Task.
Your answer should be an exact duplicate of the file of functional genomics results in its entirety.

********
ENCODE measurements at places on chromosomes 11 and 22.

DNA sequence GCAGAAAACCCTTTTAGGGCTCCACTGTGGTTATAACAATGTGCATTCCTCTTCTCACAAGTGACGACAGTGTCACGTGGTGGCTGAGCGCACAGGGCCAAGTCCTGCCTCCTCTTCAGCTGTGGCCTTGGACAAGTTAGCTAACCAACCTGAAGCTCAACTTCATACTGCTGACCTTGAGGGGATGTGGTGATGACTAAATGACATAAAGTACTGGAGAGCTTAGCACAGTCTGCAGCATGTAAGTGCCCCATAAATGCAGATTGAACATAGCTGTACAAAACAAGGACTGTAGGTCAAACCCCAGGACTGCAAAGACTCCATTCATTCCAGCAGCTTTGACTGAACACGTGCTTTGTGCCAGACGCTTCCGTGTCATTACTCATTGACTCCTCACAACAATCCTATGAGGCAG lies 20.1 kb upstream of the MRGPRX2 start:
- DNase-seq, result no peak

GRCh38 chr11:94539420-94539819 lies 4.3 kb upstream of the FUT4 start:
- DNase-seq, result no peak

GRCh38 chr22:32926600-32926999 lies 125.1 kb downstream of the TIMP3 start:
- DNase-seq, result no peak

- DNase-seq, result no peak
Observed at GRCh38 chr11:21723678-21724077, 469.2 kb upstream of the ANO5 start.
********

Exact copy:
ENCODE measurements at places on chromosomes 11 and 22.

DNA sequence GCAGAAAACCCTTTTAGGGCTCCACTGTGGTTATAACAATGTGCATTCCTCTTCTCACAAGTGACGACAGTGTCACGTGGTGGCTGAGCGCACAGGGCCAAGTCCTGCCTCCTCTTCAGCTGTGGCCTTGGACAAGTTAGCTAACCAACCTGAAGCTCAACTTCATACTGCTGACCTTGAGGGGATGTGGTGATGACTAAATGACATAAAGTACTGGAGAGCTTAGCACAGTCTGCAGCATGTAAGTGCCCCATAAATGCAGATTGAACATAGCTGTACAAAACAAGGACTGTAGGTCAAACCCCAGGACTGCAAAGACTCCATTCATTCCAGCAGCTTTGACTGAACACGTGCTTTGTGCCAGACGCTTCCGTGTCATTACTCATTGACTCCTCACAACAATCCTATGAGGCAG lies 20.1 kb upstream of the MRGPRX2 start:
- DNase-seq, result no peak

GRCh38 chr11:94539420-94539819 lies 4.3 kb upstream of the FUT4 start:
- DNase-seq, result no peak

GRCh38 chr22:32926600-32926999 lies 125.1 kb downstream of the TIMP3 start:
- DNase-seq, result no peak

- DNase-seq, result no peak
Observed at GRCh38 chr11:21723678-21724077, 469.2 kb upstream of the ANO5 start.